Democratizing data science.
“Bitcoin is backed by a kind of digital ‘gold standard.’”
The idea of Bitcoin and its function as a “safe haven” asset, one that remains steady in times of turmoil— like gold — are inextricably linked. 10 years later, however, Bitcoin tracked traditional assets in a market bloodbath, caused by coronavirus fears, oil shocks, US-Iran tensions, and PlusToken liquidation.
By all accounts, this wasn’t supposed to happen. After all, Bitcoin isn’t backed by fundamentals, and isn’t tied to our monetary system, so it shouldn’t have tracked normal assets.
But it did.
Yet, as of writing, Bitcoin is above $6,000 again.
The steep, frenzied sell-off was followed by an optimistic rally:
It simply goes to show that markets are cyclical, experiencing a pendulum swinging between optimism and pessimism, which is why crypto markets reacted so heavily to the coronavirus — crypto investors, too, are humans with emotions like paranoia and fear, but also hope.
Fundamentally, this is why crypto will bounce back.
A recession was inevitable, both in traditional and alternative markets. The question is not “if,” but “when.” Recessions are a normal part of an economy, and drawdowns are virtually guaranteed for every asset — from the Great Depression to the dot-com crash to the Great Recession.
The crypto crash was simply unexpected for many because this is the first pandemic occurring in the history of crypto. There was no historical data to look back on, and nothing to invalidate the “digital gold” hypothesis.
Some investors panicked, which was followed by other investors picking up Bitcoin at a “bargain price,” with a rallying effect.
Beyond a likely “reversion to the mean” after a panic sell-off, Bitcoin will experience what’s known as a “halving” in May 2020, whereby the amount of Bitcoin that gets created every 10 minutes gets cut in half.
This means the current “block reward” of 12.5 Bitcoin will become 6.25 Bitcoin, making it take longer for all (limited supply of) Bitcoin to enter circulation.
As basic economics teaches us, anything with demand and a limited supply has value, and scarcity increases value.
That being said, others have pointed out that BTC’s price increase after halving may take a while, so the full resulting gains will likely not be seen in 2020.
Even more importantly, the blockchain itself — which crypto is built on — is resilient. Blockchain is a technology, not a financial asset, and is absolutely unaffected by events like the COVID-19 pandemic.
This pandemic puts zero risk on the blockchain, which is already technically resilient (as in, it’s impossible to hack) and resilient in terms of the industry.
Projects will march on, continuing to focus on product innovation, regardless of what happens to crypto prices. Further, the blockchain industry creates the value for the thousands of “tokens” out there, typically built on the Ethereum network.
As blockchain startups operate digital platforms, and many have remote working policies already in place, few are likely to experience any impact from COVID-19 at all.
Most important are the people using blockchain in their everyday lives.
While some will lament that there aren’t strong enough blockchain use-cases, this claim is easily laid to rest with the example of Invictus Capital, an alternative investments group managing a number of tokenized funds.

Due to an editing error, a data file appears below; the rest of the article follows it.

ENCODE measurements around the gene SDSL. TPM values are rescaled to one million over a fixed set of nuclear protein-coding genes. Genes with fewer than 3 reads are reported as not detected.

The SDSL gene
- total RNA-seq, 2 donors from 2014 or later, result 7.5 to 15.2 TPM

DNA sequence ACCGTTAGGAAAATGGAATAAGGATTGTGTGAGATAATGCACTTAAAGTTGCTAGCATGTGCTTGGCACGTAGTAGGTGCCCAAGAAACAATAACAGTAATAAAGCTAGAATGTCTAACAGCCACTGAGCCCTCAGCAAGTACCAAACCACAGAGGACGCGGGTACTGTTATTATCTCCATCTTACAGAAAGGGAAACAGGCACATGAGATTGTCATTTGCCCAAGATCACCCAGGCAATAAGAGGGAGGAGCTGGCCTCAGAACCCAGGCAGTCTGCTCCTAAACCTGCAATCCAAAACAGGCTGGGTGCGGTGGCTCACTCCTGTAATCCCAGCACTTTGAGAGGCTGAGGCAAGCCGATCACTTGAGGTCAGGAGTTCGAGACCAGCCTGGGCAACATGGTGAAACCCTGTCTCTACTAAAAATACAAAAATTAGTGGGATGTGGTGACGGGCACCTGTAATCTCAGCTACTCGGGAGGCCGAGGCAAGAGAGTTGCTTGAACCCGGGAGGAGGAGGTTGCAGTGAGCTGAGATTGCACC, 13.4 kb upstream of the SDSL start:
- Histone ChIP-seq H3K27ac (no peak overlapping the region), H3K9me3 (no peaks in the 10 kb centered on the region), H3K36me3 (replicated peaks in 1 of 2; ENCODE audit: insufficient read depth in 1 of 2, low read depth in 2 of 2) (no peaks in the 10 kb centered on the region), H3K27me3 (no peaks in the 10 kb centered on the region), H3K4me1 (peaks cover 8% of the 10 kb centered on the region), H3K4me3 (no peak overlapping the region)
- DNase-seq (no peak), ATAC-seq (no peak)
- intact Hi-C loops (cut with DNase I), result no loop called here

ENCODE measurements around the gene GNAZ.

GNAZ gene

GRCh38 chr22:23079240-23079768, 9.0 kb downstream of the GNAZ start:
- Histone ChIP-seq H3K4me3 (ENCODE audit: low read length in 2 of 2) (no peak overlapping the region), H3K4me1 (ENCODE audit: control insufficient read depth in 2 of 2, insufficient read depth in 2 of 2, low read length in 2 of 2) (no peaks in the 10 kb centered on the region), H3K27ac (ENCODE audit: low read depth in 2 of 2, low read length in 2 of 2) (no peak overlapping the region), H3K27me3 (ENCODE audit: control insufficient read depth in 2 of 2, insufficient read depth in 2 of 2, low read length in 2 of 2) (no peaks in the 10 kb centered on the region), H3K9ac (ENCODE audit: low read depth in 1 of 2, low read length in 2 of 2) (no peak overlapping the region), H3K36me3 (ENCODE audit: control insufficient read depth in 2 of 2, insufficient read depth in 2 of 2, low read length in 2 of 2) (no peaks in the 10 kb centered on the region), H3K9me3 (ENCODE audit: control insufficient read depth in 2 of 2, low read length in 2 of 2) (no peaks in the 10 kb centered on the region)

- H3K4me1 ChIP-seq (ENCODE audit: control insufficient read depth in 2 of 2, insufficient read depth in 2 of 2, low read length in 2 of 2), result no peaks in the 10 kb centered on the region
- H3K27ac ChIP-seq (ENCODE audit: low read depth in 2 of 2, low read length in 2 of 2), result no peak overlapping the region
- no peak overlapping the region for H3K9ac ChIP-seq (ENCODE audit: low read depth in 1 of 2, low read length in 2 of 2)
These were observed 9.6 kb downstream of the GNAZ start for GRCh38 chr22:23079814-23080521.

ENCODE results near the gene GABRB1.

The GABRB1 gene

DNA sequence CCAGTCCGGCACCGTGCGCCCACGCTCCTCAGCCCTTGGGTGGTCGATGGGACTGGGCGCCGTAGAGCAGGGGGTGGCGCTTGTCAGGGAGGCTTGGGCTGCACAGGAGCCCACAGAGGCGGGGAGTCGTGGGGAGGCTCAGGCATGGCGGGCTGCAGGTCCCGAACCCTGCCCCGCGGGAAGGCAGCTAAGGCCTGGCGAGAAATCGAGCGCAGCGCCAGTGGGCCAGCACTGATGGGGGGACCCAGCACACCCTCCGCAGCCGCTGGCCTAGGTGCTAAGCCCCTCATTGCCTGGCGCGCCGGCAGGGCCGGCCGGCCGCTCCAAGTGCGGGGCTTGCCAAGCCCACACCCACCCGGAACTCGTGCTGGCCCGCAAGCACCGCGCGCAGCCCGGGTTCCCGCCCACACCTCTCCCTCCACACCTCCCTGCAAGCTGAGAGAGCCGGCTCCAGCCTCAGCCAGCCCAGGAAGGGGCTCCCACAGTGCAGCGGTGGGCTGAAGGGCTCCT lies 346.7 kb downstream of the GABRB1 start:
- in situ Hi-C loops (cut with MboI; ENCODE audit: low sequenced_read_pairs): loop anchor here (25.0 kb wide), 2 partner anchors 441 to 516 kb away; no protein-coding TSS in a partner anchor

Tokenization means digitally representing an asset on the blockchain, increasing the accessibility of investments — particularly useful for alternatives, which normally suffer from inaccessibility, high investment minimums, and low liquidity.
Tokens can be sent peer-to-peer, around the world, at virtually no cost. In a tokenized fund, an investor can receive returns by buying a single token.
Invictus Capital created the world’s first tokenized crypto index fund, and runs several others, including an Emerging Markets Solar fund, enabling anyone to contribute to global clean energy production by financing solar energy infrastructure projects.
Over 15,000 investors trust Invictus’ funds, which has product innovations such as a tokenized real estate fund in the pipeline.
Finally, it’s important to keep in mind that a “return to normal” for crypto still means extreme volatility.
Even the most die-hard crypto investor wouldn’t place all their bets on crypto, because of its inherently unpredictable nature.
In these times of particularly high volatility, most traditional investors are steering clear of crypto. However, there are ways to invest in crypto while limiting, or even severely minimizing, the risk of drawdowns.
One way is with dynamic cash hedging.
Cash is a remarkably stable asset. Even in a market crash, $1 is $1.
As a result, cash can be a useful part of your portfolio. In order to decrease risk (but also return potential), you can allocate more assets to cash. To possibly increase returns (but also risk), you can allocate more assets away from cash.
In short, if your portfolio is sinking, you can “hedge” by allocating more assets to cash.
An investment vehicle that does this for you is Invictus Capital’s CRYPTO10 Hedged fund. As written in the litepaper, the fund offers a “dynamic asset allocation strategy that dampens volatility and provides protection against losses.”
CRYPTO10 Hedged remained steady during the crash, proving that dynamic cash hedging can be a very useful tactic to limit your losses.
In conclusion, crypto will remain a strong investment opportunity in 2020.
Disclaimer: The author is a consultant at Invictus Capital. These opinions are his own. DYOR.
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